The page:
WOLA: Advocacy for Human Rights in the Americas
15 Apr 2009 | News

Mexico City Meeting, An Opportunity to Think Long Term to Reduce Drug-Related Violence Today

The rampant drug trade and violence in Mexico and the United States’ shared responsibility for this problem will be key topics for Presidents Barack Obama and Felipe Calderon when they meet in Mexico City tomorrow.  The Washington Office on Latin America (WOLA) calls on both leaders to discuss long-term policies that are needed to reduce the harm caused by drugs in both countries.

“For far too long, the United States viewed drug trafficking and the violence and corruption related to the drug trade as Mexico’s problem,” affirms Maureen Meyer, WOLA Associate for Mexico and Central America “The Obama Administration is showing clear signs that this is no longer the case.”  Apart from the steps already taken by the US government, including the recently announced US-Mexico Border Security Policy, President Obama should detail the efforts his government will make to rethink US drug policy and to address lax laws and regulations governing the US firearms industry.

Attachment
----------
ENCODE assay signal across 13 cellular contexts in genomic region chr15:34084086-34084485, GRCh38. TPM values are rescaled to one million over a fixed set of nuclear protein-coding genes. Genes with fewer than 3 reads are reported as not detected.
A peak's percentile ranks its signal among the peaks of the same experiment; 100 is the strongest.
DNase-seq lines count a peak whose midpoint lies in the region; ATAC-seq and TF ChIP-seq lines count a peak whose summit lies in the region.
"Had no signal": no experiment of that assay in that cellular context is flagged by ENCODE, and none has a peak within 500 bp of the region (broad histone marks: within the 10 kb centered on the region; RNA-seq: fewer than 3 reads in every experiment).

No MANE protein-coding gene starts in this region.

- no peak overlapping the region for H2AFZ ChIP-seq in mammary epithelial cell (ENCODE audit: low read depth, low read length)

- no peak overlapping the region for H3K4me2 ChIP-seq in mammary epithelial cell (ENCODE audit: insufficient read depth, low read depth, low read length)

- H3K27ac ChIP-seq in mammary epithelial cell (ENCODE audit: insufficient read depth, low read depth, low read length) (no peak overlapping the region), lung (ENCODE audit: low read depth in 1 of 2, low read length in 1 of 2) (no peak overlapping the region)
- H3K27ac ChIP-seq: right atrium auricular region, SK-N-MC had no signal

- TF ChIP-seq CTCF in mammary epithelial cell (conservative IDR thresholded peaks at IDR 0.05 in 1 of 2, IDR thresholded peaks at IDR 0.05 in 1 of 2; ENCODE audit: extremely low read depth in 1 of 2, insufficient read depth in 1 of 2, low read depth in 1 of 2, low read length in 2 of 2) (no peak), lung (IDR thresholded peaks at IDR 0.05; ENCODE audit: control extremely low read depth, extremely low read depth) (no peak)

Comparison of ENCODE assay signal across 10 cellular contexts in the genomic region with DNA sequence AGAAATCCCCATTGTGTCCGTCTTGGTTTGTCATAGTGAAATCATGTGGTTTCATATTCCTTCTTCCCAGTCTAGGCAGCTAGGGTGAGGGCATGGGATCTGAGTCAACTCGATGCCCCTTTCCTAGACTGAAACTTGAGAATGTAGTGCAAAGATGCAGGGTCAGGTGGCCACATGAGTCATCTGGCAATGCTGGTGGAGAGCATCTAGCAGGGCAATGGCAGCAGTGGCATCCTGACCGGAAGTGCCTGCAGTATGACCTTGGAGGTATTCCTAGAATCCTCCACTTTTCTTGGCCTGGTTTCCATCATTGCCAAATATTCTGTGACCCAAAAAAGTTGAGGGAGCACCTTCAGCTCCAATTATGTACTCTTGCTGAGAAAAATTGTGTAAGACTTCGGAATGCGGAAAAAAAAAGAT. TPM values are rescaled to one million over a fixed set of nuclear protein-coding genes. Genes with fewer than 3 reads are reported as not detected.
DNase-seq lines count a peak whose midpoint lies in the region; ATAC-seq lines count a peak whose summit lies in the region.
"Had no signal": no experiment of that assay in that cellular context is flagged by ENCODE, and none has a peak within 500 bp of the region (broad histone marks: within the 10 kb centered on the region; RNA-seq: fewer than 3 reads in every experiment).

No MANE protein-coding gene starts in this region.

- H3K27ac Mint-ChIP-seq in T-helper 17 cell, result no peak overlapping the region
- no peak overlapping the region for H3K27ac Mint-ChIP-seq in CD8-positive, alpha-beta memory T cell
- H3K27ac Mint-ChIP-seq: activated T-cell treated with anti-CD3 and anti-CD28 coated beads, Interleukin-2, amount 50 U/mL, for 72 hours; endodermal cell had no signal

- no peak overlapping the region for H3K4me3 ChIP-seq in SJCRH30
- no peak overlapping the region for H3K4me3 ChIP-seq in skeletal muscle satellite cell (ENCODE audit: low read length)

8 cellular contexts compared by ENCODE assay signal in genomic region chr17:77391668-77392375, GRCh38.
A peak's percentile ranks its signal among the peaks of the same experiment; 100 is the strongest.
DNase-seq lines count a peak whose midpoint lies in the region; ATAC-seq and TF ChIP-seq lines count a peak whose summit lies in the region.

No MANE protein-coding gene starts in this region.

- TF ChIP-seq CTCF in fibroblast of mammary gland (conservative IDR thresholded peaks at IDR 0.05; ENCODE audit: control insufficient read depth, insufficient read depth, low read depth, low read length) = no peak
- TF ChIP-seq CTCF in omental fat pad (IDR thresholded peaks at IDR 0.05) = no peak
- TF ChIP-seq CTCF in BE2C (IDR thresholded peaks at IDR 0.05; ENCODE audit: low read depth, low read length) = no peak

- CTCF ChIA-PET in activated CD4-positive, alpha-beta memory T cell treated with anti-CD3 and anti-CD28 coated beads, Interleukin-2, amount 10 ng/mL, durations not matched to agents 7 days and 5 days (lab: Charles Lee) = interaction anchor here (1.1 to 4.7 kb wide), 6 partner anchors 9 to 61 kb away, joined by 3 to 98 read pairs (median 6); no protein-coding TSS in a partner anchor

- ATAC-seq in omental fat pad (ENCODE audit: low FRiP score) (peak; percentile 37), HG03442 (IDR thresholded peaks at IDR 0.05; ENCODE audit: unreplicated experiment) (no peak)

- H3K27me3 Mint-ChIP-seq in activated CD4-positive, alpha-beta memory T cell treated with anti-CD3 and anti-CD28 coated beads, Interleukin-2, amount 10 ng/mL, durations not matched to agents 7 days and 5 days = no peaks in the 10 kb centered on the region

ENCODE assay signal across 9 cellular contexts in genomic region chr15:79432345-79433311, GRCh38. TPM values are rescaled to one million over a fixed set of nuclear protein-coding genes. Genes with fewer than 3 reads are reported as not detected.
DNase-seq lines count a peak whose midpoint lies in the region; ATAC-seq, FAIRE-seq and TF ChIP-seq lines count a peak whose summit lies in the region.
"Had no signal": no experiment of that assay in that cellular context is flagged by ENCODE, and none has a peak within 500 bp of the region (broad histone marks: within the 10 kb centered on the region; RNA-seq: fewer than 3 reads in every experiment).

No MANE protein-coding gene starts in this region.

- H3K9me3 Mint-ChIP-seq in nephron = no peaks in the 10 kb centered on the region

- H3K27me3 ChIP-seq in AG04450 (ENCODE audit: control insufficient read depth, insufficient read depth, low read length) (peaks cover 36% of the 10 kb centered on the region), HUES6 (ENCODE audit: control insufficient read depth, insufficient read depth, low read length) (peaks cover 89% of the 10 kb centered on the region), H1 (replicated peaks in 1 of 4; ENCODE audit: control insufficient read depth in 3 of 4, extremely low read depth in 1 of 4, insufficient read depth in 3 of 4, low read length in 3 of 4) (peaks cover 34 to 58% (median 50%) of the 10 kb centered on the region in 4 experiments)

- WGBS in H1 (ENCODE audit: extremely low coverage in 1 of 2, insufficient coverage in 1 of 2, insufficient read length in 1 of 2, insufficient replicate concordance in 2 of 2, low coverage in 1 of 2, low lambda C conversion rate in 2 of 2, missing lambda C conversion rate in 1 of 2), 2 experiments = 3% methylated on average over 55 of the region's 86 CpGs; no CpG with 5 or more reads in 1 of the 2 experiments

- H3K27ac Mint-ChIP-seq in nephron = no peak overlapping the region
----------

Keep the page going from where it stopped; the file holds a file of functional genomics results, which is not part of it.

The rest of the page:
“The Obama administration has announced a Border Security Plan, now it's time to produce a concrete plan to address drug consumption in the US and tighten up the loose regulations that allow firearms to be trafficked into Mexico,” said Meyer.

While Obama has lauded Calderon’s efforts to confront violence and drug trafficking, the need for Mexico to address the weaknesses of its police and judicial systems has fallen by the wayside.  Persistent corruption and impunity within Mexico’s criminal justice system perpetuate drug trafficking and the violence that comes with it and lead to human rights abuses. “Mexico will not overcome the threats of the drug trafficking organizations until it is able to identify, prosecute and punish drug traffickers, for this Mexico needs to ensure efficient investigations and the adequate collection of evidence” states Meyer. Delays in implementing important reforms to Mexico’s justice system allow impunity to prevail for most crimes.  Likewise, the military cannot replace the police. The continued use of the armed forces for Mexico’s public security needs takes away pressure to combat corruption and create effective and accountable police forces. 

There is no quick fix to the drug-related violence plaguing Mexico, but it is clear that efforts solely focused on law enforcement and the use of the military have shown themselves to be insufficient.  During their meeting, Presidents Obama and Calderon have the opportunity to discuss their current counter-drug strategies and prioritize policies that will produce long-term change, and not quick tactical victories.  


Maureen Meyer, Associate for Mexico and Central America

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